CHICAGO (April 27, 2016) – Snapchat, an increasingly- popular app that is now worth more than $19 billion, can serve as a great communication tool. The app allows you to send videos or pictures of yourself with a filter or a caption, and then disappears after viewing. But the app has also proved to be extremely dangerous, and even deadly, when used recklessly. The Chicago law firm Salvi, Schostok & Pritchard is reminding young drivers and their parents of the very real dangers of using social media when operating a vehicle.
Last year, an Atlanta Uber driver was seriously injured when the vehicle he and his wife were travelling in was struck by an 18-year-old woman who was using the Snapchat speed filter. This filter adds the user’s speed to their picture and gives them a “trophy” for posting how fast they were going. A lawsuit has now been filed in Georgia naming Snapchat as a defendant (Wentworth Maynard and Karen Maynard v. Christal McGee and Snapchat, Inc.).
According to the complaint, McGee was using the filter when she struck the Maynard family’s vehicle. McGee was allegedly trying to get the car to 100 miles per hour to post on Snapchat. When the cars collided, the speed was 107 mph. As a result of the crash, the driver suffered permanent brain damage.
The complaint alleges that Snapchat created an unnecessary danger to the public with the filter, that Snapchat was aware of the dangers associated with using the filter, and was negligent in failing to remove or restrict access to the speed filter.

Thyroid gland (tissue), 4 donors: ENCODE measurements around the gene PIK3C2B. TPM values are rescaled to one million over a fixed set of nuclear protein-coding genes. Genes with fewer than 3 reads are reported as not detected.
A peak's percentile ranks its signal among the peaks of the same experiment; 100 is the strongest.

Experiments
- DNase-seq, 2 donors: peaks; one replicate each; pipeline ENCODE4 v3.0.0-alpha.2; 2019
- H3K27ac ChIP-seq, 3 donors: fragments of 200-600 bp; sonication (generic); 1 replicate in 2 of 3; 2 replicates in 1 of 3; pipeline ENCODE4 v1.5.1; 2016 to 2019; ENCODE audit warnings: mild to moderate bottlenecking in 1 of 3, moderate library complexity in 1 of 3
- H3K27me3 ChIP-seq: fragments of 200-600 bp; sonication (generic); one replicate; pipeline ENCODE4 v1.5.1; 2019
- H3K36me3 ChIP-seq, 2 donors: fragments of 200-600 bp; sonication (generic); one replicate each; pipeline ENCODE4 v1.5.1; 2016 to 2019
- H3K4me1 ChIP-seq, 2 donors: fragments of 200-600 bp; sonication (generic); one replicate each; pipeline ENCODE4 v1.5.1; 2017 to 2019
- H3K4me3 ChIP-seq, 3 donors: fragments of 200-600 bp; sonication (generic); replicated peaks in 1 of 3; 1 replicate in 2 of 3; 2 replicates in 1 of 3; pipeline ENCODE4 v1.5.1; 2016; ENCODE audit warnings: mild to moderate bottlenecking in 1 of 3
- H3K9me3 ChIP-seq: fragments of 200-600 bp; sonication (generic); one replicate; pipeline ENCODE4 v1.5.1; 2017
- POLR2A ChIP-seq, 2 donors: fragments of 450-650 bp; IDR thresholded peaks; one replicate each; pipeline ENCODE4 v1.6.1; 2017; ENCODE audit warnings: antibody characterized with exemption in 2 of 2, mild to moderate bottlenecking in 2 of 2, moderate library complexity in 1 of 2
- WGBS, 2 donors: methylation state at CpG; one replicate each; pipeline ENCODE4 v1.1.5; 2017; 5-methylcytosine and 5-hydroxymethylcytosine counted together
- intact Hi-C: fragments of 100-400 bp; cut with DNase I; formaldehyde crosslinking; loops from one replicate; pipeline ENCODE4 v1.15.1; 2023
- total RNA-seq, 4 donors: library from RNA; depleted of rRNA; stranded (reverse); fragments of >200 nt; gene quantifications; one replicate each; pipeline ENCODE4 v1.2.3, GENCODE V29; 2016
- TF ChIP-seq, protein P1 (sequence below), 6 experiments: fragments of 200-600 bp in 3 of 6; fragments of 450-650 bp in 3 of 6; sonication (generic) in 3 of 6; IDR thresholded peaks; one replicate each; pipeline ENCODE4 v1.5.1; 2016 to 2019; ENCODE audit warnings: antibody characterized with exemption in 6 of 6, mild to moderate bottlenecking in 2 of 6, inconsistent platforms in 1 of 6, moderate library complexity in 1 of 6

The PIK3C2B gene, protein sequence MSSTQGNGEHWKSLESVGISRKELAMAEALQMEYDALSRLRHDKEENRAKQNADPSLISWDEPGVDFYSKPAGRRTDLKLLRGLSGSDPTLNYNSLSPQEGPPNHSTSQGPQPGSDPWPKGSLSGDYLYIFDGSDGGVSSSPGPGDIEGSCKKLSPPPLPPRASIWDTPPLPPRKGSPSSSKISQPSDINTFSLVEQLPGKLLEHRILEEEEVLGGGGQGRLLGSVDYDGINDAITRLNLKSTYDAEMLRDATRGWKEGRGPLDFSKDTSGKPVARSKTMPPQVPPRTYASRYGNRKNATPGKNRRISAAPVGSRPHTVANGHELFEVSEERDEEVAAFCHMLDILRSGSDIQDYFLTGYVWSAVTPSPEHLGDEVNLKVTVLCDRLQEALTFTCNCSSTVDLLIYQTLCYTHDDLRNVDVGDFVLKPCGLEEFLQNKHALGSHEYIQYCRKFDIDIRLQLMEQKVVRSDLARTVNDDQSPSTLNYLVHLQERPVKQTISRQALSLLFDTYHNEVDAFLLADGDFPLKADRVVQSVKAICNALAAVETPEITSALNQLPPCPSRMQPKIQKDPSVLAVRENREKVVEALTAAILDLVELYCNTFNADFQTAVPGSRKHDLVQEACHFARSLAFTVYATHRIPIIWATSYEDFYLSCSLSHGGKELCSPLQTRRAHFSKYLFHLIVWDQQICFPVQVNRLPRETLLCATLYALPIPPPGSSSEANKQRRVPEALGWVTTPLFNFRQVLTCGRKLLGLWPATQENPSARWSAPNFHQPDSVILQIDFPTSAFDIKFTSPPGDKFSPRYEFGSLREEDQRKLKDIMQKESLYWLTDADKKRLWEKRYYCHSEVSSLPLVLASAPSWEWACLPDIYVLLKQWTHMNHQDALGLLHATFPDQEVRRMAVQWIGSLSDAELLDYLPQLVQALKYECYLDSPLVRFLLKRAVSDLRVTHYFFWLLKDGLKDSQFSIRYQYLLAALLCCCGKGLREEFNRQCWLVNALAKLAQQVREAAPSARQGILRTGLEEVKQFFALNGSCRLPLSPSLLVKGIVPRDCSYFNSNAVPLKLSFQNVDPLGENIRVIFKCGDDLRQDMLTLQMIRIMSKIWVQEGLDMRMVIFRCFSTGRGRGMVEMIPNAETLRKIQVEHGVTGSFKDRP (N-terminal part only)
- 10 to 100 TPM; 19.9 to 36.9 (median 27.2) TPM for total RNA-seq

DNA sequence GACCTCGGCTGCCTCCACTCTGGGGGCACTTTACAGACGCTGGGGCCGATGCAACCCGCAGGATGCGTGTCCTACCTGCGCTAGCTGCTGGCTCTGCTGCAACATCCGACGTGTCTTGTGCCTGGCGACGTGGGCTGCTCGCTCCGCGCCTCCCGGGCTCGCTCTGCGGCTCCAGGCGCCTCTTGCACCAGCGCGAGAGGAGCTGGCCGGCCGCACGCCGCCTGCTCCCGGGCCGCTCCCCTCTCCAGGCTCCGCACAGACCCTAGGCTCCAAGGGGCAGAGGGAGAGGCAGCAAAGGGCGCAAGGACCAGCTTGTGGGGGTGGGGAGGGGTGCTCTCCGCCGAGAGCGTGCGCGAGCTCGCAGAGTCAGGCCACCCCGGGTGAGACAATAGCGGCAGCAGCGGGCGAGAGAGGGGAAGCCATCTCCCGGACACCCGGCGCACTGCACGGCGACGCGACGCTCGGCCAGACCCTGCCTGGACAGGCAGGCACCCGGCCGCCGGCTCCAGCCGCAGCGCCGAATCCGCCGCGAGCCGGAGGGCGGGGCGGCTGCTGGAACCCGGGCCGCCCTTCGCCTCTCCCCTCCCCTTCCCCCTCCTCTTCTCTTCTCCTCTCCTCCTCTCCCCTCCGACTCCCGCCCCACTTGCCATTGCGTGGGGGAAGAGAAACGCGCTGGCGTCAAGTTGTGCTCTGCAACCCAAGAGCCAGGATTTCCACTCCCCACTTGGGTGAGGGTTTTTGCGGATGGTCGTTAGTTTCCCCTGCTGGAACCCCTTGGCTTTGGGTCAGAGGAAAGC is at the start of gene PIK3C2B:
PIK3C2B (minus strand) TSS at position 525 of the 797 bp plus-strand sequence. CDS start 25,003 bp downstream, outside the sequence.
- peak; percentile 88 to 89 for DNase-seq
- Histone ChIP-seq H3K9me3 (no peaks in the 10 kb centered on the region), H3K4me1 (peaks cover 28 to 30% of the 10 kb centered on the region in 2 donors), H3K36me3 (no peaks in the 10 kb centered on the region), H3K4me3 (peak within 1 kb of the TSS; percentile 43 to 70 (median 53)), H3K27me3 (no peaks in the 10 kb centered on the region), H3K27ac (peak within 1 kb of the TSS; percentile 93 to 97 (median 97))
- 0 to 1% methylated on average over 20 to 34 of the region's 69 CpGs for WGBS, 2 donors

A spokesperson for Snapchat has denied responsibility, asserting that Snapchat has an in-app warning discouraging people from using the speed filter while driving. Further, the terms and conditions of the app provide:
“We also care about your safety while using our Services. So do not use our Services in a way that would distract you from obeying traffic or safety laws. And never put yourself or others in harm’s way just to capture a Snap.”
The dangers with using Snapchat aren’t limited to using the speed filter, but go to the larger issue of distracted driving. A Department of Transportation (DOT) report found that on average 1.5% of drivers use their phone at the wheel. Young people aged between 17 and 29 are four times more likely to use their mobile phone while driving than older drivers. Further, roughly two- thirds of those drivers were using their cell phones to text or for access to social networking websites such as Snapchat, Twitter and Facebook. A survey conducted by Braun Research on behalf of AT&T found that drivers are becoming more bold, with one in 10 responding that they video chat while driving .
Checking social media networks, posting selfies, or texting while driving can have serious consequences. One study found using mobile phones to access social media sites when behind the wheel can be more dangerous than driving under the influence of alcohol. In fact, Adweek.com reports research undertaken by the Transport Research Laboratory and the Institute of Advanced Motorists (IAM) found that drivers’ reaction times slowed by 38 percent when using their mobile phones to access sites such as Twitter and Facebook while controlling a moving vehicle. In contrast, drunk drivers driving just above the legal limit have a typical delayed reaction of just 12 percent.
Brian L. Salvi, an attorney at Salvi, Schostok & Pritchard notes, “While the court will ultimately determine if Snapchat should be held responsible for its role in encouraging speeding, parents should remind their children about the very real dangers of distracted driving. Whether a teen driver causes an accident while checking social media sites, or is the victim of someone else’s distracted driving, his or her life can change in an instant.”